tim_dilleyBy Timothy M. Dilley, CPA, Wenatchee Certified Public Accountant

Where does your money go? If you find yourself asking that question from time to time, it may relate to cash flow within your household. Having a cash flow management system may be instrumental in restoring some financial control.

If you find yourself too often living on margin (i.e., charging everything) and too infrequently with adequate cash in hand, you aren’t the only household feeling that way. Some major economic trends really have made it more challenging for households with mid-five-figure incomes.

By many economic standards, today’s middle class has it harder than the middle class of generations past. Some telling statistics point to this…

  • In 81% of U.S. counties, the median income is lower today than it was in 1999. Even though we are in a recovery, much of the job growth in the past few years has occurred within the service and retail sectors. (The average full-time U.S. retail worker earns less than $25,000 annually.)
  • Between 1989 and 2014, the American economy grew by 83% (adjusting for inflation) with no real wage growth for middle-class households.
  • In the early 1960s, General Motors was America’s largest employer. Its average full-time worker at that time earned the (inflation-adjusted) equivalent of $50 an hour, plus benefits. Wal-Mart now has America’s largest workforce; it pays its average sales associate less than $10 per hour, sometimes without benefits.1,2  

Essentially, the middle class must manage to do more with less – less inflation-adjusted income, that is.  

Much has been written about the growing “wealth gap” in the U.S., and that gap is very real. Less covered, but just as real, is an Achilles-heel financial habit injuring middle-class stability: a growing reliance on expensive money. As Money-Zine.com noted not long ago, U.S. consumer debt amounted to 7.3% of average household income in 1980 but 13.4% of average household income in 2013.3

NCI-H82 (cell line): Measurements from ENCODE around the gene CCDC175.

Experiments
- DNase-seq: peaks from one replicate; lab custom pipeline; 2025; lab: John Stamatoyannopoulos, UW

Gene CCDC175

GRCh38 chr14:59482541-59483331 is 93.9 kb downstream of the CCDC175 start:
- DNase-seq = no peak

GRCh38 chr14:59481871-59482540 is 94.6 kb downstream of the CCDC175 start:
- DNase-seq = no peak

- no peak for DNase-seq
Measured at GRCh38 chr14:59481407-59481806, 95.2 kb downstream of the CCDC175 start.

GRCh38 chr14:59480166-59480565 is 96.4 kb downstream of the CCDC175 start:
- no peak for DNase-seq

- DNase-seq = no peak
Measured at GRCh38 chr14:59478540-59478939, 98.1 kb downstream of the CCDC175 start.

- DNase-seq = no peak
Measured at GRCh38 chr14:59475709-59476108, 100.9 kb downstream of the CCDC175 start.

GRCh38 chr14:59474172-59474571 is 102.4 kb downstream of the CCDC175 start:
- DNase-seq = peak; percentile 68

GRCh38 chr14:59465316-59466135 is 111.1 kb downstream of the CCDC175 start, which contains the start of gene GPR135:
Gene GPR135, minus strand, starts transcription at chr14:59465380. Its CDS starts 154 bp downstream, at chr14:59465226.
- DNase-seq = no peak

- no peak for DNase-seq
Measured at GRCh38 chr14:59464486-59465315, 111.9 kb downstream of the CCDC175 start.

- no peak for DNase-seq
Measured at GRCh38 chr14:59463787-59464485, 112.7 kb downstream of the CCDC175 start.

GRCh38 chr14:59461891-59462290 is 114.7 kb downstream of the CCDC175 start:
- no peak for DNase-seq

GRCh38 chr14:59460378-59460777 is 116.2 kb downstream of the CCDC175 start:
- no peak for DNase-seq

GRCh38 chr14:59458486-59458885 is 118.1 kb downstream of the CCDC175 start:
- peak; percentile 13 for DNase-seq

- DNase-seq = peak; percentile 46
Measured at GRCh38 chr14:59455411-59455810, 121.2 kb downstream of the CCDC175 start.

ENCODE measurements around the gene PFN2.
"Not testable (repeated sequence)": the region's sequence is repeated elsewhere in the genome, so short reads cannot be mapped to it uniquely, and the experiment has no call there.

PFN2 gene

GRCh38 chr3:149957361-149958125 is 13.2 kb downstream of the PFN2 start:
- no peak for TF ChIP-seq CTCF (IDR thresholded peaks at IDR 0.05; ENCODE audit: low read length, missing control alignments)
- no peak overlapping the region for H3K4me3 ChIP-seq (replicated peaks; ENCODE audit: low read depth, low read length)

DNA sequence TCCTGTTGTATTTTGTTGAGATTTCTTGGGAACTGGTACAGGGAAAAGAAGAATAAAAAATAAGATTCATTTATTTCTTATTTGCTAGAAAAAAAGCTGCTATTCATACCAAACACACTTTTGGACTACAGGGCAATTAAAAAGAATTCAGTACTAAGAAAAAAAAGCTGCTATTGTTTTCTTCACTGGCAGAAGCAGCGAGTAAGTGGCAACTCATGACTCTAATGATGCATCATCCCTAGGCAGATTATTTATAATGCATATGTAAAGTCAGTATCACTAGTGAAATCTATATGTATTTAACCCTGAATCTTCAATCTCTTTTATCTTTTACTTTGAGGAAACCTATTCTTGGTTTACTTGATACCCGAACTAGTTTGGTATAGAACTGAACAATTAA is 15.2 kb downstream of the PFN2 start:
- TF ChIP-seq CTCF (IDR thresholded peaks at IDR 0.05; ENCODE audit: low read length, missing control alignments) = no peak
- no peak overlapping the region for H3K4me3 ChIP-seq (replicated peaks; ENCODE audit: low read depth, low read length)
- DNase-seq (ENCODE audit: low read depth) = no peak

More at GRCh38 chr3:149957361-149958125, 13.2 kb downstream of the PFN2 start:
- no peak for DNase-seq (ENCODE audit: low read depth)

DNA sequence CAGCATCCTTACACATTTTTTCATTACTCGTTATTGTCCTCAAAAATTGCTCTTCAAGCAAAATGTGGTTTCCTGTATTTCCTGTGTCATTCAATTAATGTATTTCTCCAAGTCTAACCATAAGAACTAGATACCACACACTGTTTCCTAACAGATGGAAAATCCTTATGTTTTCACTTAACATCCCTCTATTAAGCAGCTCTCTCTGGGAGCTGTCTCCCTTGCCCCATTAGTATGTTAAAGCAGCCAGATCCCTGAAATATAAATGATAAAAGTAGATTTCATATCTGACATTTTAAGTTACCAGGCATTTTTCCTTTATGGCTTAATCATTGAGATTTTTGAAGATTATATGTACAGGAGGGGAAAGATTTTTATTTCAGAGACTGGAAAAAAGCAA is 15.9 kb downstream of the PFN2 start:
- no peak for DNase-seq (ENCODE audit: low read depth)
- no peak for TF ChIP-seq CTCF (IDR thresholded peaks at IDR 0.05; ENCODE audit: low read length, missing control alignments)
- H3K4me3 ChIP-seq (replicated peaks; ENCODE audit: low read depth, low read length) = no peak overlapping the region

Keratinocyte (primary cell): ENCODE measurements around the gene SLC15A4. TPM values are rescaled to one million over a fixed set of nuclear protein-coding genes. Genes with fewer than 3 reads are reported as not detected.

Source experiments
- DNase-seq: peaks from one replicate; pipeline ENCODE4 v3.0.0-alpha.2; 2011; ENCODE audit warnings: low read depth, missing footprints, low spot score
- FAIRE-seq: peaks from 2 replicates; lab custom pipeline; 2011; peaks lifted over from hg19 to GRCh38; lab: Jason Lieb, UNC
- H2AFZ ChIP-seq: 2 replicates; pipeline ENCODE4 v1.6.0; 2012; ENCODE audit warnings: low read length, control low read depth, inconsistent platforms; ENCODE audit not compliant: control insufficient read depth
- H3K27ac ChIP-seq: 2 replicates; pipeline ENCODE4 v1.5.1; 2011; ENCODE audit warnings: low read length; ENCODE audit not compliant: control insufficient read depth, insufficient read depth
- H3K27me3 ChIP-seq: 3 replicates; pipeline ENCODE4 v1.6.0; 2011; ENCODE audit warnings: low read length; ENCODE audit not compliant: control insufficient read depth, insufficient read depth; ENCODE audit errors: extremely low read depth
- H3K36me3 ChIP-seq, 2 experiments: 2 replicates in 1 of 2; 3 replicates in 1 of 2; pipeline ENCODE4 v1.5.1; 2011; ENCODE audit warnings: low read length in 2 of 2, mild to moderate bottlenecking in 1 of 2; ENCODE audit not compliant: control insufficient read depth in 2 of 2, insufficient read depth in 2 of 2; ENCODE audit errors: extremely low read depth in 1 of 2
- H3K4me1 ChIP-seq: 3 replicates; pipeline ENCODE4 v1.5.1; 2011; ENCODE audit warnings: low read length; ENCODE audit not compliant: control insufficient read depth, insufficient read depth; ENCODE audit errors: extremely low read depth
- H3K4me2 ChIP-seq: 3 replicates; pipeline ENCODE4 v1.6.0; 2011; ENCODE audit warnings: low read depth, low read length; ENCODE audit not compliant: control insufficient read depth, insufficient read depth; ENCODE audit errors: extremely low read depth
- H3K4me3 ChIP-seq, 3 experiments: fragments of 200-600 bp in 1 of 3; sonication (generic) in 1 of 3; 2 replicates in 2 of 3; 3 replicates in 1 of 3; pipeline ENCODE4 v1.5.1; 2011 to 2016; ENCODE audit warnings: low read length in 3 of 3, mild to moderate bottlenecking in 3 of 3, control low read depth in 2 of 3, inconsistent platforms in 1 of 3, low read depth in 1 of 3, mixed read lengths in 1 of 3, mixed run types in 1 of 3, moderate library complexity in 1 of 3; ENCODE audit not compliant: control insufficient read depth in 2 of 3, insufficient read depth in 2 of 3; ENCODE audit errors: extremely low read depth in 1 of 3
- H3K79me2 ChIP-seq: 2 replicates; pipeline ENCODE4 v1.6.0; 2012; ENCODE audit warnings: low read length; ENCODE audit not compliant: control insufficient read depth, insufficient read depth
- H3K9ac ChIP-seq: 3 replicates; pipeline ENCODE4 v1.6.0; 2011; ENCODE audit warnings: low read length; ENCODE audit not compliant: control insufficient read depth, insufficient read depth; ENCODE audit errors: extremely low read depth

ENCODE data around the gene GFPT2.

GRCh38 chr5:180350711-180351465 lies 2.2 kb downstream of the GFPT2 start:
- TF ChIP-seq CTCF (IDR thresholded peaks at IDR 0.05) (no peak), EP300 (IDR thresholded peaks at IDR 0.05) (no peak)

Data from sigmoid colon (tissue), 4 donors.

So how can you make life more affordable? Budgeting is an important step. It promotes reliance on cash instead of plastic. It defines expenses, underlining where your money goes (and where it shouldn’t be going). It clears up what is hazy about your finances. It demonstrates that you can be in command of your money, rather than letting your money command you.

Budget for that vacation. Save up for it by spending much less on the “optionals”: coffee, cable, eating out.

Buy the right kind of car & do your cash flow a favor. Many middle-class families yearn to buy a new car (a depreciating asset) or lease a new car. The better option is to buy a lightly used car and drive it for several years, maybe even a decade. Unglamorous? Maybe, but it should leave you less indebted

Plan to set some cash aside for an emergency fund. According to a recent Bankrate survey, about a quarter of U.S. households lack one. Imagine how much better you would feel knowing you have the equivalent of a few months of expenses in reserve in case of a crisis. The key is to recognize that a crisis will come someday; none of us are fully shielded from the whims of fate.3  

Budgeting for the future is also important. A recent Gallup poll found that about 20% of Americans have no retirement savings. You have to wonder: how many of these people might have accumulated a nest egg over the years by steadily directing just $50 or $100 a month into a retirement plan? Budgeting just a little at a time toward that very important priority could promote profound growth of retirement savings thanks to investment yields and tax deferral. 3

Turning to the financial professional you know and trust for input may help you to develop a better budgeting process – and beyond the present, the saving and investing you do today and tomorrow may help you to one day become the (multi-)millionaire next door.

Tim Dilley is a Certified Public Accountant with Cordell, Neher & Company, PLLC, a Wenatchee public accounting firm.  

Securities offered through 1st Global Capital Corp., Member FINRA/SIPC. Investment advisory services offered through 1st Global Advisors, Inc.

Citations.

1 – washingtonpost.com/sf/business/2014/12/12/why-americas-middle-class-is-lost/ [12/12/14]

2 – tinyurl.com/knr3e78 [11/27/12]

3 – wallstcheatsheet.com/personal-finance/7-things-the-middle-class-cant-afford-anymore.html/?a=viewall [12/15/14]

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